French-born Cusset’s first novel written in English: suspenseful, interesting, and challenging, but ultimately unsatisfying.
Jane, a young French professor at a prestigious university not unlike Yale (where Cusset teaches French), finds a package on her doorstep that turns out to be a novel detailing her adult life, marriage, and numerous affairs. This book-within-a-book is presented in its entirety, interspersed with scenes of Jane’s mounting anxiety as she tries to puzzle out who could have assembled the information to write such a novel, and why. Was it Bronzino, the manipulative department head with whom she had a brief affair? Writer/editor Josh, her college boyfriend? Ex-husband Eric, for whom she still carries a torch? Francisco, her close friend in the Spanish department? Alex or Allison, to whom she has spilled her guts, respectively, in e-mail and in person? Or was it some other mysterious, sinister, and obsessive person? Unfortunately, the central tension is quickly dissipated as the reader comes to realize that nobody could have written the novel but an omniscient narrator with access to virtually every detail and feeling in this woman’s life down to the exact words she spoke. (As she reads, Jane occasionally quibbles with a feeling attributed to her, but with one exception she never questions the smallest fact or a word of dialogue.) And a lot of fancy footwork can’t disguise the fact that this is an ordinary story of a young woman, her failed marriage, and a string of affairs, related in workmanlike but undistinguished prose.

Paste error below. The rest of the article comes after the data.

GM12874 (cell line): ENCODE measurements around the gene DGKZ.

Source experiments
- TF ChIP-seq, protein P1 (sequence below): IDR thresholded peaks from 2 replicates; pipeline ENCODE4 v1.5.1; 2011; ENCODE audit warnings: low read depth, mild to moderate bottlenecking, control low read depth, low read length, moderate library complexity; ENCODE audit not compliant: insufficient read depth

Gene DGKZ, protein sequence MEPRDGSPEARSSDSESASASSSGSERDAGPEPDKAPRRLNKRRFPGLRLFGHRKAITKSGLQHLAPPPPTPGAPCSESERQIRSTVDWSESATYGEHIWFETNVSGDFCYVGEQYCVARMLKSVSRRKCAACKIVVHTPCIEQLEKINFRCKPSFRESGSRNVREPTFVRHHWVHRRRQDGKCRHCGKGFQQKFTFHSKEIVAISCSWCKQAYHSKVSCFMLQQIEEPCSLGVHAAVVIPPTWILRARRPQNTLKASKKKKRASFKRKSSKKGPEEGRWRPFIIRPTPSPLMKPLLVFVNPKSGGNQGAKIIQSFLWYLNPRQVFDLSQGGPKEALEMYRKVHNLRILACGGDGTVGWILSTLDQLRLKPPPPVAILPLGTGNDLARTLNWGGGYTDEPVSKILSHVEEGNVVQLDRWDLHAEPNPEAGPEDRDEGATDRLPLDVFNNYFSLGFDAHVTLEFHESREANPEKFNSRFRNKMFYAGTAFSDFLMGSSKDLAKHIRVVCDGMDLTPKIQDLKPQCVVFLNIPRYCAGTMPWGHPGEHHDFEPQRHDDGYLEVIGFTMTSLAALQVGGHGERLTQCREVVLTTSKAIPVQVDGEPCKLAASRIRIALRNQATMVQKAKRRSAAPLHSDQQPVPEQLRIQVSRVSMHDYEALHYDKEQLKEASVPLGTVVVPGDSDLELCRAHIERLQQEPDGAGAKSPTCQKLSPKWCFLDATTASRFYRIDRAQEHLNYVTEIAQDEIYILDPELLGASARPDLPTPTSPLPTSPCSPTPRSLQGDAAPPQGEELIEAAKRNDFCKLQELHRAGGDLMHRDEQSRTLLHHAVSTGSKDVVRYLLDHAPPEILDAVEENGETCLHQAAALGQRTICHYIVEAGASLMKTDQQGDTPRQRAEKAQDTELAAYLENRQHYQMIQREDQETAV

Cusset asks us to believe that an extremely detailed and accurate book could be written about the life of a noncelebrity by any one of a half dozen friends and acquaintances. Perhaps such a premise can be realized successfully in fiction, but not this time out.